Ludwik Fleck, Alfred Schutz, and Trust in Science: The Public Responsibility of Science Education in Challenging Times

Kathryn M. Olesko 1
  • 1 Georgetown University,

Abstract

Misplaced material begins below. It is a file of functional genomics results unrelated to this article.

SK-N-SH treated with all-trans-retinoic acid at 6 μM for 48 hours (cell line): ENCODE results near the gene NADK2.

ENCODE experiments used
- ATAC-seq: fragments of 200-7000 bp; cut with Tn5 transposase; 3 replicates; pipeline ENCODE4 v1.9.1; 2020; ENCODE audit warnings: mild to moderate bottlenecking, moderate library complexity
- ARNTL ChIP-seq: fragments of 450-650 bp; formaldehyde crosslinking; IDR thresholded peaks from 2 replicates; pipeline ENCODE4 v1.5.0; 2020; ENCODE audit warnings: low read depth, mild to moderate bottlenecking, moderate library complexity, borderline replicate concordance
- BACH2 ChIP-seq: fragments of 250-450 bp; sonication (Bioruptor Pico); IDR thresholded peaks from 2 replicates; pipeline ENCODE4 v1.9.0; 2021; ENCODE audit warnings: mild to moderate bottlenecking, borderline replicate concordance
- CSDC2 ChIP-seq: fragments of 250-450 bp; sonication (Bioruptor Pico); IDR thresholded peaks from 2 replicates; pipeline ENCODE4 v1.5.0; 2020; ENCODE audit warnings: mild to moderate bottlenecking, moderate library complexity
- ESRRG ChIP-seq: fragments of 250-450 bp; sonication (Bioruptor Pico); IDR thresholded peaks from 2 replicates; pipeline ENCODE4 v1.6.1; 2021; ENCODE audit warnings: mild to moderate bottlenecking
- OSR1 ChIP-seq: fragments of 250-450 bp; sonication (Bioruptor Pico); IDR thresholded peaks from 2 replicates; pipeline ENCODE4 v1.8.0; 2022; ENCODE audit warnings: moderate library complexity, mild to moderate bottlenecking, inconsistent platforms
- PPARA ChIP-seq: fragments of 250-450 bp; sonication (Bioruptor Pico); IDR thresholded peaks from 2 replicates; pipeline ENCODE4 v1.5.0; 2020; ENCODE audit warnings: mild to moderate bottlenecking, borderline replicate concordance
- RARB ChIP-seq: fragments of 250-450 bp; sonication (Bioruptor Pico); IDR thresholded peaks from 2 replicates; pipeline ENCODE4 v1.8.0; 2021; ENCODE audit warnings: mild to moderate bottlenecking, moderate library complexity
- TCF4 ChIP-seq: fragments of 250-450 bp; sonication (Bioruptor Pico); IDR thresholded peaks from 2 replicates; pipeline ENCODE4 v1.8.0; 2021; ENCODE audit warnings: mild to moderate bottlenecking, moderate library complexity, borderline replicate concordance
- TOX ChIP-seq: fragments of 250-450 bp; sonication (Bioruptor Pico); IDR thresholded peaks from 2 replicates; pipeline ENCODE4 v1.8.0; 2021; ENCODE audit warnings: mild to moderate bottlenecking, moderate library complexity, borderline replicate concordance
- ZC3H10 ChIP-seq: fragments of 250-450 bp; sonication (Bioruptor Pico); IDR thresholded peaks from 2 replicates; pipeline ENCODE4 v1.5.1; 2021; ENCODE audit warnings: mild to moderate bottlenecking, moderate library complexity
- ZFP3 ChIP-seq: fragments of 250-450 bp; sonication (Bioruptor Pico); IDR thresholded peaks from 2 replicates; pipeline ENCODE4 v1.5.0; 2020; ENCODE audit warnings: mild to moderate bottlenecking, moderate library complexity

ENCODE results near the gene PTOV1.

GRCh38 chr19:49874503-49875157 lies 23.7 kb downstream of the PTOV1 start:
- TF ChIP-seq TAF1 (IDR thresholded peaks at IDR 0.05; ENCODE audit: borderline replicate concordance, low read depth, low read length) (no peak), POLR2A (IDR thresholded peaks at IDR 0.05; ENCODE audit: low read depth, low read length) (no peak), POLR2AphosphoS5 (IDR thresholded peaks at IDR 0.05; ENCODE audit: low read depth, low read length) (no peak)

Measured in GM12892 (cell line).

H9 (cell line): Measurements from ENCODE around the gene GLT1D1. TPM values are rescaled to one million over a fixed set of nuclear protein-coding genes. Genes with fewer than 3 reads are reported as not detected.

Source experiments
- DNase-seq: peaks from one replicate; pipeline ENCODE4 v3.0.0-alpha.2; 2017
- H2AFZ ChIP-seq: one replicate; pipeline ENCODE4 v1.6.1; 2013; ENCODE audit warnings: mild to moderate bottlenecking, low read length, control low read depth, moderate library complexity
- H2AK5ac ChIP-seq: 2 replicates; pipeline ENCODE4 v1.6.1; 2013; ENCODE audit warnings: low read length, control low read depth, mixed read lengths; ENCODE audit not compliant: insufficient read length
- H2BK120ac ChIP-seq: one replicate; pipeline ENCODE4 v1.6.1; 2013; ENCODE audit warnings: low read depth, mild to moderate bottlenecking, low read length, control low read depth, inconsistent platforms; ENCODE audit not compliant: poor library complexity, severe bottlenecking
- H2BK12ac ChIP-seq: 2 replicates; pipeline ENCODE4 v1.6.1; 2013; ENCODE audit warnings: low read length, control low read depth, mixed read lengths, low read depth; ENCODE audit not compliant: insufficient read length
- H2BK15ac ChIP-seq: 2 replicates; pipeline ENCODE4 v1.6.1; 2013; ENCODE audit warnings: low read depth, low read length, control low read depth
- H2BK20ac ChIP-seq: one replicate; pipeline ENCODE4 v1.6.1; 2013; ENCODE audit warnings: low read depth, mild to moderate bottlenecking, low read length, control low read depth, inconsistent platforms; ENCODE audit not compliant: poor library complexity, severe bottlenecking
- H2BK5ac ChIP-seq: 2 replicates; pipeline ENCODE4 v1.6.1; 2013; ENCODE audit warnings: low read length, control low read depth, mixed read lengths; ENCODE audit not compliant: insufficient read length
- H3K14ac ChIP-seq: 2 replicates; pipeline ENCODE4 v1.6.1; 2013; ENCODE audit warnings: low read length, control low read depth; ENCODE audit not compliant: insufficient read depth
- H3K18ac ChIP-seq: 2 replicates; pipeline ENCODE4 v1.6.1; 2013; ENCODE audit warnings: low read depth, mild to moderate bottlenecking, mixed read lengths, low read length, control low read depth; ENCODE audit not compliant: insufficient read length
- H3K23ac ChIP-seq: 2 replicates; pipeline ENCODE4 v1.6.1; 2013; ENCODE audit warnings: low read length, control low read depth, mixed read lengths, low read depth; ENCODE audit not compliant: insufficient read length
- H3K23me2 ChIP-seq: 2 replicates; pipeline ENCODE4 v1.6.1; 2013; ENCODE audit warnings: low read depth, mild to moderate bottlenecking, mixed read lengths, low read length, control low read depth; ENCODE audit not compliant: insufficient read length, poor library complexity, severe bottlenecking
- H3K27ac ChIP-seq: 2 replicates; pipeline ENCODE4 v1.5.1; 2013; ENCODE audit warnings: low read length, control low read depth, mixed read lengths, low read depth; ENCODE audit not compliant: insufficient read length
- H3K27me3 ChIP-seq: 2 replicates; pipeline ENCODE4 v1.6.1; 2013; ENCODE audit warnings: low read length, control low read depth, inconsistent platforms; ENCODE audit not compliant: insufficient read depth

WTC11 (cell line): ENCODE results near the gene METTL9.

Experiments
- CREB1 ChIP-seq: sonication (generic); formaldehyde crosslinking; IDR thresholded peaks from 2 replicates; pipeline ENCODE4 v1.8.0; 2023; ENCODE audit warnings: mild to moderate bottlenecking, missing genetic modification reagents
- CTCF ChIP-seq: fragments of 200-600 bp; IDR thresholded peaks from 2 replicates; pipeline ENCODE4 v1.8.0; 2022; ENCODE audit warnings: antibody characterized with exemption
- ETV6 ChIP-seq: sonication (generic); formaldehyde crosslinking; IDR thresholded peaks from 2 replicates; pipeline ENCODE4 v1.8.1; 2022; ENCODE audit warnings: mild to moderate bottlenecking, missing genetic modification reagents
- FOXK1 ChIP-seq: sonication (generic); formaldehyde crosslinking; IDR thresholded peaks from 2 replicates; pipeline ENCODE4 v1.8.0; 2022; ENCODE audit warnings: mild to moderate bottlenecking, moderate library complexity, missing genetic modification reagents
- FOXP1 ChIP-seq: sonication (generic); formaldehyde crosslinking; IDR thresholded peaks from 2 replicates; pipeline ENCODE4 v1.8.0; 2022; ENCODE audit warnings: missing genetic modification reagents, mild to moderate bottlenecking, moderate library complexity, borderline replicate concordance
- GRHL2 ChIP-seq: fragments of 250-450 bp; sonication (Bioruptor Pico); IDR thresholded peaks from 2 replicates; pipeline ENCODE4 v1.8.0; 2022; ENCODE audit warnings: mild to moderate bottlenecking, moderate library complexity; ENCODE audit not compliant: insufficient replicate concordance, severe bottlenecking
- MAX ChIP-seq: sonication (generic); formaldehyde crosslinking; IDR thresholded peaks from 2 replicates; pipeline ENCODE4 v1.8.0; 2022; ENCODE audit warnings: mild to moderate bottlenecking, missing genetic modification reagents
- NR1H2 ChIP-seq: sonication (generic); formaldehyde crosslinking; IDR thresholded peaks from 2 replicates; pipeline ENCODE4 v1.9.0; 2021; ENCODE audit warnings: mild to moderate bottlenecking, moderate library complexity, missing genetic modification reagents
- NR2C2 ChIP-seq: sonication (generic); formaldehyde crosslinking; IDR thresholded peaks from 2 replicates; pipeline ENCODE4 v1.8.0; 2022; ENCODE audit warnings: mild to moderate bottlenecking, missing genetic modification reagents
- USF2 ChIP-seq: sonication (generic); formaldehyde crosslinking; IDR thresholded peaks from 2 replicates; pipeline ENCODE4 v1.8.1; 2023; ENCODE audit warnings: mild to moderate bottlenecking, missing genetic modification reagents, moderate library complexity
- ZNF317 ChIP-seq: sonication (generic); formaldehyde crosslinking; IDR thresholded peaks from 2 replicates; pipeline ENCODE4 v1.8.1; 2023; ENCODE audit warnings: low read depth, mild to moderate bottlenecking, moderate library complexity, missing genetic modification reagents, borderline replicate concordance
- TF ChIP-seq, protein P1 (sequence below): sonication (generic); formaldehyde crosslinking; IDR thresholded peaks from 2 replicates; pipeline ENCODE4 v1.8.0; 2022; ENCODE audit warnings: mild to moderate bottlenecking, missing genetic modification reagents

Ludwik Fleck and Alfred Schutz each wrote groundbreaking treatises in the 1930s that laid the foundation for their views on the role of science education in establishing trust in science. This essay examines how science education was for Fleck explicitly and for Schutz implicitly a crucial site for understanding the social dimensions of knowledge, for understanding how layers of knowledge are socially distributed among groups, and for conceptualizing how different cognitive groups, from experts to laypersons—communicate with one another in a democratic exchange of information. Their vision of the role of science education in establishing trust is particularly appropriate for addressing contemporary challenges to science and its results.

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